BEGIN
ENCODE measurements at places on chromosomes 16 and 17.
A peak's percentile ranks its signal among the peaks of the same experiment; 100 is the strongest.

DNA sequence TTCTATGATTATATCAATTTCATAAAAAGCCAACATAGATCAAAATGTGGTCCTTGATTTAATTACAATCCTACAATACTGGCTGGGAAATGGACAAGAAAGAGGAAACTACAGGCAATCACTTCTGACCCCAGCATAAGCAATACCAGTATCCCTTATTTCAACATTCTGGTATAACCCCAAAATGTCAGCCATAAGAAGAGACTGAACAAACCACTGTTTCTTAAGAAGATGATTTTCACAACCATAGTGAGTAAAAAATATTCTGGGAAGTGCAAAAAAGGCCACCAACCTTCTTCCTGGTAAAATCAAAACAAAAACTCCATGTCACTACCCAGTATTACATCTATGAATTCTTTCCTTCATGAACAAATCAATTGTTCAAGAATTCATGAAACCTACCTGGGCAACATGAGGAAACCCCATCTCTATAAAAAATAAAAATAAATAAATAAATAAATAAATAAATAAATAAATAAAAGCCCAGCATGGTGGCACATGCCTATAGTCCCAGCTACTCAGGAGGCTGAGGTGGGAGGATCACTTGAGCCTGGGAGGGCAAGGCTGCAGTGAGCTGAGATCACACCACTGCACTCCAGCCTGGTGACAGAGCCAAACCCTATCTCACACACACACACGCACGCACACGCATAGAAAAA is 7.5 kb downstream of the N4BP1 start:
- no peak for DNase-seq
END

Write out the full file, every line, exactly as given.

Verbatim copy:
ENCODE measurements at places on chromosomes 16 and 17.
A peak's percentile ranks its signal among the peaks of the same experiment; 100 is the strongest.

DNA sequence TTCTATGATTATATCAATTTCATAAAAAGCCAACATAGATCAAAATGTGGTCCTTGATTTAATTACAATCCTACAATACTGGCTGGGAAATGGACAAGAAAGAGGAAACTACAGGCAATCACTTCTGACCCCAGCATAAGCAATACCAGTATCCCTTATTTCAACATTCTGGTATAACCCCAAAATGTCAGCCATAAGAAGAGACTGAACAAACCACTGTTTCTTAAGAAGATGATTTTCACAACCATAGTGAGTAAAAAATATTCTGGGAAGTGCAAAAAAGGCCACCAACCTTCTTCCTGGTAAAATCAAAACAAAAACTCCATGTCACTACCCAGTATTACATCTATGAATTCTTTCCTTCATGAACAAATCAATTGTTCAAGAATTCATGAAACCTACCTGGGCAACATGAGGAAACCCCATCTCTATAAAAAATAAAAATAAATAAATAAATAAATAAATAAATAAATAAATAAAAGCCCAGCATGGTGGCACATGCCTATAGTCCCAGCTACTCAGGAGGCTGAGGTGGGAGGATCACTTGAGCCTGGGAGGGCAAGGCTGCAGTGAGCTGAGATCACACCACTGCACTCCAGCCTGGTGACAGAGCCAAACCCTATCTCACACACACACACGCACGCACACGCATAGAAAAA is 7.5 kb downstream of the N4BP1 start:
- no peak for DNase-seq